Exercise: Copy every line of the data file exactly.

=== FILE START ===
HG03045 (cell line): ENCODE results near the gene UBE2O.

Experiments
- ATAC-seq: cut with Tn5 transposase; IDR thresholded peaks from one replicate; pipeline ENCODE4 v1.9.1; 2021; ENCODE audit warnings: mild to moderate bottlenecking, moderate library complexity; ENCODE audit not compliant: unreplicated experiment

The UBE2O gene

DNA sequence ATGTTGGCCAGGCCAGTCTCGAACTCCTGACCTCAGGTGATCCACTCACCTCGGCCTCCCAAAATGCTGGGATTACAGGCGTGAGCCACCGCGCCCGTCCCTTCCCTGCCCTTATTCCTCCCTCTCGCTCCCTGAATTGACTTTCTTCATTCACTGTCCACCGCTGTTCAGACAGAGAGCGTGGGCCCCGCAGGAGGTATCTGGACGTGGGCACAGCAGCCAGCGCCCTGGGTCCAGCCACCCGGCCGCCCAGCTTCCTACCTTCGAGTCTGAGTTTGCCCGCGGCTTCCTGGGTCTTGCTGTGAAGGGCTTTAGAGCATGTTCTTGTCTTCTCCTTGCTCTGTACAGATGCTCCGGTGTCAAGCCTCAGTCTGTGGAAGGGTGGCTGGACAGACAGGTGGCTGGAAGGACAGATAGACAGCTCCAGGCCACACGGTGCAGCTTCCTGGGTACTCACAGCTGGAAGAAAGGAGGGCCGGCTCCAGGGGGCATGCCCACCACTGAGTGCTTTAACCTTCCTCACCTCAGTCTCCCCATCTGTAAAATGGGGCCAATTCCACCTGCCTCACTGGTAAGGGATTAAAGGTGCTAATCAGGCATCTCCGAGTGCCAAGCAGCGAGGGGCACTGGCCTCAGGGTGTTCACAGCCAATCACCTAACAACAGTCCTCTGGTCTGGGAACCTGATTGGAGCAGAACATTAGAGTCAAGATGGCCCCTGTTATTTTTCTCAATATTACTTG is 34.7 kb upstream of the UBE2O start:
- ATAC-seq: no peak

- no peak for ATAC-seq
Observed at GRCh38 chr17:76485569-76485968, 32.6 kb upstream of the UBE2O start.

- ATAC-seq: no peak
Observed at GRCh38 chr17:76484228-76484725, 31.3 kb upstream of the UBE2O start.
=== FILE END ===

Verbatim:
HG03045 (cell line): ENCODE results near the gene UBE2O.

Experiments
- ATAC-seq: cut with Tn5 transposase; IDR thresholded peaks from one replicate; pipeline ENCODE4 v1.9.1; 2021; ENCODE audit warnings: mild to moderate bottlenecking, moderate library complexity; ENCODE audit not compliant: unreplicated experiment

The UBE2O gene

DNA sequence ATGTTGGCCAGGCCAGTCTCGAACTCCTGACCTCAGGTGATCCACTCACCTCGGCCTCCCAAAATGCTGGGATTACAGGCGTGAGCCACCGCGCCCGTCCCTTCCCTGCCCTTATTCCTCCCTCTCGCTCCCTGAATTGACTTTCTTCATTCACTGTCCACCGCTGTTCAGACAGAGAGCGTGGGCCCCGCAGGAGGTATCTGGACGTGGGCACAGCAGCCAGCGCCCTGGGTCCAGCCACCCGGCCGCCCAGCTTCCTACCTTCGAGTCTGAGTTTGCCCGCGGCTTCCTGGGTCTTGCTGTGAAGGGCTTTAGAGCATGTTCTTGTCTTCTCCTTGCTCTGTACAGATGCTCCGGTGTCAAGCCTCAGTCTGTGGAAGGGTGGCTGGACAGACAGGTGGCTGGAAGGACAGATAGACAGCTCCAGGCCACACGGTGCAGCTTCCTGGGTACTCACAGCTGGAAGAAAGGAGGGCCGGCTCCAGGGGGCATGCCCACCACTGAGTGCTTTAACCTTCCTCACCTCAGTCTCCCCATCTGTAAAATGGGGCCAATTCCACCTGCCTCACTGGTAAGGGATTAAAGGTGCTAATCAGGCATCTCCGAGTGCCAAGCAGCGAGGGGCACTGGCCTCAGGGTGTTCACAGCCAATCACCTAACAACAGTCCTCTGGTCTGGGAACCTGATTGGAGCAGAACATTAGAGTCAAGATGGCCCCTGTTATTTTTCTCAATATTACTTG is 34.7 kb upstream of the UBE2O start:
- ATAC-seq: no peak

- no peak for ATAC-seq
Observed at GRCh38 chr17:76485569-76485968, 32.6 kb upstream of the UBE2O start.

- ATAC-seq: no peak
Observed at GRCh38 chr17:76484228-76484725, 31.3 kb upstream of the UBE2O start.